"If we continue to fund this movement for change, we will win this thing. The calendar works for us, the resources we have invested in this campaign are being used incredibly well and if we really want to change this country and the world, we have that opportunity..."

Posted by: Olson Johnson -- Rock Ridge | September 21, 2007 1:29 AM | Report abuse

Barack Obama's ad is sensational! I vote regularly and I am 68 years old. I do not want to see one more negative ad. I do not listen to negative & demeaning ads. I do not believe the information proclaimed in neagative and demeaning ads. The public wants to believe and trust their President. My first vote was for JFK. Senator Obama is JFK in spades. Check out Charlie Rose's interview with Ted Sorensen for his views and endorsement. Barack has so much support on the the ground that the polls do not capture in any way. He is such an amazing human being and that is what we all want.

Posted by: SFT, Elgin, IL | September 21, 2007 12:08 AM | Report abuse

I think Obama has more going for him than the mainstream media and political pundits realize.

I think all of you are going to get a surprise when the actual voting starts. Barack is the right man at the right time for a change. Hilliary is the past, she and all of you just don't know it yet, or don't want to face up to it.

Posted by: Rosemary | September 20, 2007 10:20 PM | Report abuse

Wendy -- So you helped fill us in on what "doesn't matter," which I gather includes the ability to look at all sides of an issue, inspire people, and heal long-standing divisions in the country. Out of curiosity, what exactly DOES matter in your view?

You seem to be a Hillary supporter, so I suspect the word "experience" is going to come up if you do reply to this. Since Hillary herself, without Bill, hasn't been elected as long as Obama and hasn't passed ANY legislation of note since becoming a senator, that's a curious argument to me. I'll vote for her if she's the nominee, but I have no idea what skills or abilities she's demonstrated that Obama hasn't. Fill me in.

Posted by: Colin | September 20, 2007 10:05 PM | Report abuse

To Mr Cillizza and Kristin:

Dear Mr. Chris Cillizza:

Obama is handsome, articulate, inspiring. However, these are not the qualities for the president of United States. A poet can make an excellent Ad with even more moving rhetoric. An inspirational speaker can make you cry. Yet, none of these is enough for being president of our great country. Making an excellent ad should not be a criterion for voting for someone --He has enough money to hire someone to write a good speech or make a good ad. When it comes to facing enemy, making important decision in a split second is much more important than inspirational speech that can make people cry.

Dear Kristin:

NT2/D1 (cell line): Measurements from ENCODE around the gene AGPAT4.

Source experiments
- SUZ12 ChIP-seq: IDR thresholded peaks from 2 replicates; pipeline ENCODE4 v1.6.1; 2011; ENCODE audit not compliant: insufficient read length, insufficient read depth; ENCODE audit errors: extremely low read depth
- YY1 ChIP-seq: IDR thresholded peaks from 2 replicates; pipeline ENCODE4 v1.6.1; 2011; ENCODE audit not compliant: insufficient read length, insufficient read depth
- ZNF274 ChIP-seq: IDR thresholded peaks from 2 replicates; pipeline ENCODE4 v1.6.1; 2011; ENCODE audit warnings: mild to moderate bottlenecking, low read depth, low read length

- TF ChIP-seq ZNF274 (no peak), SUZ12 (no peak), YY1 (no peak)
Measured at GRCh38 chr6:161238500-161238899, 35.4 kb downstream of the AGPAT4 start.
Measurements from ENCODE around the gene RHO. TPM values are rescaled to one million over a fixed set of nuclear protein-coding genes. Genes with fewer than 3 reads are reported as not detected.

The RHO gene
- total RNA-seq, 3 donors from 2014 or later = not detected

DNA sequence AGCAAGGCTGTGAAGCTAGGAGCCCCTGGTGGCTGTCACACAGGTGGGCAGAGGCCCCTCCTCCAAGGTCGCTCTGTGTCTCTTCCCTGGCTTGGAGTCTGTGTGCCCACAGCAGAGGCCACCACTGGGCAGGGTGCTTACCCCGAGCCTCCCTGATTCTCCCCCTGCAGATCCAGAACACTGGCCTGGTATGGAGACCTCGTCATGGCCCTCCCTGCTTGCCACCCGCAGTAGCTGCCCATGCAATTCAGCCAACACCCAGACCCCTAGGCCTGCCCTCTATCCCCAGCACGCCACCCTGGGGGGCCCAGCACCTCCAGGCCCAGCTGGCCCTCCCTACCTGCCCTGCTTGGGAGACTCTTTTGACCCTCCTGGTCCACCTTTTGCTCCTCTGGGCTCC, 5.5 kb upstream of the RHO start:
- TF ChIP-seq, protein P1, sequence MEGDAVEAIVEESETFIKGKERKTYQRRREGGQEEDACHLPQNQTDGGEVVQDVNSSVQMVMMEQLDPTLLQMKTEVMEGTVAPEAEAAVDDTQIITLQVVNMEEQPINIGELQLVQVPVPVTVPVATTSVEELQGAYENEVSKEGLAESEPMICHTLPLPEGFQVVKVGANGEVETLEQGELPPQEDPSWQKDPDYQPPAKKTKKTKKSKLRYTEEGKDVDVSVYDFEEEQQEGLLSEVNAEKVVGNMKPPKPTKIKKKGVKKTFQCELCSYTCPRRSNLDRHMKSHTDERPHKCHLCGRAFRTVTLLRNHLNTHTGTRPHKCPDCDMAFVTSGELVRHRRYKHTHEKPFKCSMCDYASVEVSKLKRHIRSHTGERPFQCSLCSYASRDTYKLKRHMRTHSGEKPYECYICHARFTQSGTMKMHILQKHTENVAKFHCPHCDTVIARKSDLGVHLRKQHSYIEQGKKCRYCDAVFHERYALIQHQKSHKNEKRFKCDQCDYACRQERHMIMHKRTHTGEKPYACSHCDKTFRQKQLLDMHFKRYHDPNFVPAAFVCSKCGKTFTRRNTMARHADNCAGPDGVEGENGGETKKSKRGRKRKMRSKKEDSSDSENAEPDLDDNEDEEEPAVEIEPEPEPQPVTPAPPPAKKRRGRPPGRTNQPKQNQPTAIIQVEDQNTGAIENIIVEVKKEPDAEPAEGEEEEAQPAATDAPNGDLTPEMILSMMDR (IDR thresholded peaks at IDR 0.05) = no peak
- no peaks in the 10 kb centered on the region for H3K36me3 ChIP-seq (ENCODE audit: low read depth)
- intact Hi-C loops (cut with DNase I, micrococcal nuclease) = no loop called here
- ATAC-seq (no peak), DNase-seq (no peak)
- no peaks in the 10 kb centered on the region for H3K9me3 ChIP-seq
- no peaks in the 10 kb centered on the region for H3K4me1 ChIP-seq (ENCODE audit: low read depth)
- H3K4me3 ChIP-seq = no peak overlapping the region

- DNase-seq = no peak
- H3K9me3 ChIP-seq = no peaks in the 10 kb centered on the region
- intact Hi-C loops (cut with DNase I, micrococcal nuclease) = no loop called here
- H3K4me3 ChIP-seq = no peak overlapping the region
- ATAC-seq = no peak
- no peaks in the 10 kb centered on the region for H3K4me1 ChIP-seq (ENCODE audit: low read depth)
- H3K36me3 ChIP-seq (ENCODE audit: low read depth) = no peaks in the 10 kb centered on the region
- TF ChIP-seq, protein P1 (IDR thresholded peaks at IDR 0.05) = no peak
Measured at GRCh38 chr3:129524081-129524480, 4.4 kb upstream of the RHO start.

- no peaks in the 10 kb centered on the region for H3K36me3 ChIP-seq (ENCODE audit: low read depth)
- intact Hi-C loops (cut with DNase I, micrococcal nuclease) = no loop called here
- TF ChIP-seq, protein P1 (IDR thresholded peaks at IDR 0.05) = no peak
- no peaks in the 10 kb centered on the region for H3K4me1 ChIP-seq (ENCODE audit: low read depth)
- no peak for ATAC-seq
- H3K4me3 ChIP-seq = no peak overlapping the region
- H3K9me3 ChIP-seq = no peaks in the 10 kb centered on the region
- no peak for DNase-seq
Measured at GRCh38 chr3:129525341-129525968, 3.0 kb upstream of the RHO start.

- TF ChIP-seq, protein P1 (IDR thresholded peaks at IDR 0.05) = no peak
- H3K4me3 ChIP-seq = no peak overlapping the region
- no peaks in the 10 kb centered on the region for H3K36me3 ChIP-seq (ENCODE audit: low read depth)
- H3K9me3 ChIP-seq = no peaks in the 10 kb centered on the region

Being a good professor who can listen to different opinions is far from enough to be elected as our presidents (I know lots of professors like him, but they can not be president).

When it comes to someone as fresh faced as Obama, sure he did not have chance to be attached yet as what Clinton experienced in the past 15 years, but wait. If he is the one gets the nomination, Republicans will crush him as they do to a mosquito! Please, we are talking about THE leader of our country, not a nice person, not a patient person, not an articulate teacher, etc., etc., etc. People do not understand that when it comes to the president of the United States, none of these matters.

Posted by: Wendy | September 20, 2007 9:52 PM | Report abuse

like kirtsen above I too was a student of Senator Obama's. He's the real deal for the exact reasons Kirsten reveals: he's pragmatic, non-ideological, and committed to change.

As for the idea that Obama lacked guts in opposing the war:

1) Would you say Al Gore, Howard Dean, and Wes Clark lacked guts? I doubt it.

2) Obama was the only dem among all dems in his senate primary to be against the war.

3) voting against the war is important, but he also stated exactly why he was against the war and did so for precisely the reasons we see today. that's what's impressive.

Posted by: dpg | September 20, 2007 8:55 PM | Report abuse

You want a CHANGE? Change that CD palyer by inserting my CONSERVATIVE MUSIC CD> No one else has put our passion to music--so I did!
www.conservativemusiconline.com

Someone had to put the light on Hillary, Edwards, and the Sean Penn crowd--and to music!

Posted by: Lance | September 20, 2007 8:25 PM | Report abuse

There'll be a black president before there will be a jewish president. That's the truth.

Posted by: thebob.bob | September 20, 2007 7:29 PM | Report abuse

I find it fascinating that the people who say America will never elect a black person are usually black. I understand that when one has been the victim of racial profiling and dealing with predjudice and hypocrisy for an entire lifetime might give a person pause. Obama is a culmination of all things POSITIVE about America. He is not only black, and he is not only white. He is not all liberal, nor is he conservative. He is all the compexities that we all ARE and represent - he is you. He is the ONLY real candidate who represents the people of this country and not special interests or party. The polling numbers now do not reflect SO many things (including younger voters)- they are meaningless. The fact that Obama HAS created a movement and yes, we will go out in rain sleet or snow to vote for him and drag others with us, all will become clear when the real voting begins.

Posted by: sheridan1 | September 20, 2007 6:47 PM | Report abuse

Ah, but sincerely, your wishful plan is a good idea. Well, something about the best laid plans of Marks and men . . .